Zainab al-Khawaja, an activist since the first days of the Bahraini popular uprising was sent to prison in March 2016, once again, with her 17-month-old son, and faces up to three years for tearing up a picture of King Hamad bin Isa al-Khalifa, the country’s dictator. She was on hunger strike in previous detention. Recently in a letter, she wrote “if nothing changes for the people of Bahrain, then my staying in jail or release is not of great consequence,” while adding that “I am the daughter of a political prisoner and the mother of a political prisoner. But my story was never about my family, and the pain I carry is not the pain of a family but the pain of a people”. Al Khawaja is the daughter of Abdulhadi Al Khawaja, former president of the Bahrain Center for Human Rights, subjected to life imprisonment for his leading role in the 2011 protests advocating for peaceful and democratic change. Before her imprisonment, Zainab drew attention to the condition of her father’s hunger strike and attempted to visit him in Jaw Prison in August 2014. Her sister, Maryam Al Khawaja, has been sentenced in absentia on politicized charges and advocates for democracy and human rights in Bahrain from abroad.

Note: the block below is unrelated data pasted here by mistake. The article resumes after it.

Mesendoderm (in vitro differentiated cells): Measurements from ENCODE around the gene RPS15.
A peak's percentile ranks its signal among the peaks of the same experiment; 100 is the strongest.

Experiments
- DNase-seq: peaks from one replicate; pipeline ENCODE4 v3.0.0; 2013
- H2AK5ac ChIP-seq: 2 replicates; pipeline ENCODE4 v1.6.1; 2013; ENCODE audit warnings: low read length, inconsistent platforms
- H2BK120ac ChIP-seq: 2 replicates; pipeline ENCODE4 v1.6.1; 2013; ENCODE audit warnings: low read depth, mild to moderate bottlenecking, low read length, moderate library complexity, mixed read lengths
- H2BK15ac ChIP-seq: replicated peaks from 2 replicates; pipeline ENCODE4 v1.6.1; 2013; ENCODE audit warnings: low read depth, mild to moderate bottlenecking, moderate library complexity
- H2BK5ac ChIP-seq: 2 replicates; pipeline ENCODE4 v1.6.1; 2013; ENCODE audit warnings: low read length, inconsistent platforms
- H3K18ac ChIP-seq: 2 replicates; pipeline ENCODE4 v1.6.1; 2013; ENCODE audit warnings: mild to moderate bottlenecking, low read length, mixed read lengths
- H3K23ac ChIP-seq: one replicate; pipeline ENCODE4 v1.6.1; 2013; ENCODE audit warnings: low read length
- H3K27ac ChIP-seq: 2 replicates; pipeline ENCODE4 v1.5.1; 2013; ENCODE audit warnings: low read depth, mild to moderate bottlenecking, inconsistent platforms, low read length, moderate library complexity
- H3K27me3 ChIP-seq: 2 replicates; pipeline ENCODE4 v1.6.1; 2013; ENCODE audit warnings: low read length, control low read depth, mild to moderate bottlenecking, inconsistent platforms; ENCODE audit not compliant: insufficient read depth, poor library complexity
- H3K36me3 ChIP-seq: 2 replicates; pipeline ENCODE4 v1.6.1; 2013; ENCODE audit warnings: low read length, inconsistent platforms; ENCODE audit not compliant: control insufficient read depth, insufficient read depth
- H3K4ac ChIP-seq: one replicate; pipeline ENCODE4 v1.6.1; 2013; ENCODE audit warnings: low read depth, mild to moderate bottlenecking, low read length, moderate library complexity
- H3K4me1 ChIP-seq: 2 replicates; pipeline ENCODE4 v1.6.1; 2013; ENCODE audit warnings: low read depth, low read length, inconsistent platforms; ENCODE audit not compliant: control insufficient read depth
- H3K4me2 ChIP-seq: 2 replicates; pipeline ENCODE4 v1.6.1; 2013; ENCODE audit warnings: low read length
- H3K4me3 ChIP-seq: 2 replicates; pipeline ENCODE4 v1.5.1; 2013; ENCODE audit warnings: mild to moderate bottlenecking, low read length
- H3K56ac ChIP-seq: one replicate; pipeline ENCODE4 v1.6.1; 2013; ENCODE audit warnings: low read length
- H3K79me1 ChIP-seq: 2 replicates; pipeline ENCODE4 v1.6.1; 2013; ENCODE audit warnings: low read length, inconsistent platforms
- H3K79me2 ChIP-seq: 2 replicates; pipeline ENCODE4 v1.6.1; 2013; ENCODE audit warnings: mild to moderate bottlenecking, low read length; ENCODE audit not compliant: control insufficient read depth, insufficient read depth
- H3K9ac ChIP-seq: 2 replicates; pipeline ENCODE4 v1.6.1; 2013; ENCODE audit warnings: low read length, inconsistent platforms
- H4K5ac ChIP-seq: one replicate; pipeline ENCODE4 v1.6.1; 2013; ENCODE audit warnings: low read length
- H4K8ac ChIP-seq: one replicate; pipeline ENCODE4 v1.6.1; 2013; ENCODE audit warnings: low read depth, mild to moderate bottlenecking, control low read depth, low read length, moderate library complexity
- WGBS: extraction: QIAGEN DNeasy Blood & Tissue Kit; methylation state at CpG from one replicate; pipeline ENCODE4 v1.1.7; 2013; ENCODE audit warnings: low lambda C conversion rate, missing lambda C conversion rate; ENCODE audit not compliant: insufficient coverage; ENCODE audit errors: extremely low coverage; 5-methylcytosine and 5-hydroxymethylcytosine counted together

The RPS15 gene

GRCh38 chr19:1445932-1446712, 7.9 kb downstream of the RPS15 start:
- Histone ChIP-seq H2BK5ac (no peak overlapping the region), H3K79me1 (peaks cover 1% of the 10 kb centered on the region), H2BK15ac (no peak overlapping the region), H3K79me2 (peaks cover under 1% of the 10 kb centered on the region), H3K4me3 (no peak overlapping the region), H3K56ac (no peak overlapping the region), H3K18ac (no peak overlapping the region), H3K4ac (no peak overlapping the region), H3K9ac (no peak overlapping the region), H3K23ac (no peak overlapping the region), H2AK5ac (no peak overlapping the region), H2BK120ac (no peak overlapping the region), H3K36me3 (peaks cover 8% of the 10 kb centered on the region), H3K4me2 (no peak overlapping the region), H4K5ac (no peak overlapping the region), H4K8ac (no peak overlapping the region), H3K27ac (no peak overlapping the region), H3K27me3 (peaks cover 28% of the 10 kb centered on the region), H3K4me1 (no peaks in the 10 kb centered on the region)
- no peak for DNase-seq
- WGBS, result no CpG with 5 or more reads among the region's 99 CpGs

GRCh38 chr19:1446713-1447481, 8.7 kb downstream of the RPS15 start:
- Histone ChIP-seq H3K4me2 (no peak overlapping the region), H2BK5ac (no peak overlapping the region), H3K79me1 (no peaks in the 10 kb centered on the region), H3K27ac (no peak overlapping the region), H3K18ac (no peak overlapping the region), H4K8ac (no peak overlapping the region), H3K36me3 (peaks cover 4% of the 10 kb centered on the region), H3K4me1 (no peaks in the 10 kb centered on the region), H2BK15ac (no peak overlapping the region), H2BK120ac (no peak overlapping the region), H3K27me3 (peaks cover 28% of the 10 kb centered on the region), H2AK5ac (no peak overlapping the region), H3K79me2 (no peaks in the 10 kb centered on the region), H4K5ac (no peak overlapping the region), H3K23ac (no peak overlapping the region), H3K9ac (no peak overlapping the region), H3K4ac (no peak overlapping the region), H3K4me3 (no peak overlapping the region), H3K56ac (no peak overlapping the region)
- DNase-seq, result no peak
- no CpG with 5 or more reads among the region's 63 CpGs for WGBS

Political prisoners used the hunger strike arm on many occasions since the beginning of the uprising in 2011. In February 2012, 14 leading political prisoners began refusing food after reporting systematic abuses in Bahrain’s jails, including beatings, torture and the use of tear gas. The number of strikers then increased to nearly 250, with detainees demanding fair access to legal proceedings and respect for human rights.

Last year, blogger and human rights activist Dr Abduljalil Al-Singace, who has been in prison in Bahrain since 2010, went on hunger strike to protest the treatment of prisoners in Bahrain. Al-Singace, suffers from polio in his left leg and various other health issues, was held in solitary confinement in a windowless room in Al-Qalaa hospital and has denied any form of media or writing materials. Al-Singace’s hunger strike lasted for 313 days.

Saudi Arabia

The Saudi kingdom continues to arrest, prosecute and imprison political activists (such as bloggers and other online commentators, political activists, members of the Shi’a minority, and human rights activists and defenders, including women’s rights defenders), including under the 2014 anti-terror law, often after unfair trials. Torture and other ill-treatment of detainees remained common. Unfair trials continued before the Specialized Criminal Court (SCC), a special court for hearing terrorism-related cases, with some trials resulting in death sentences.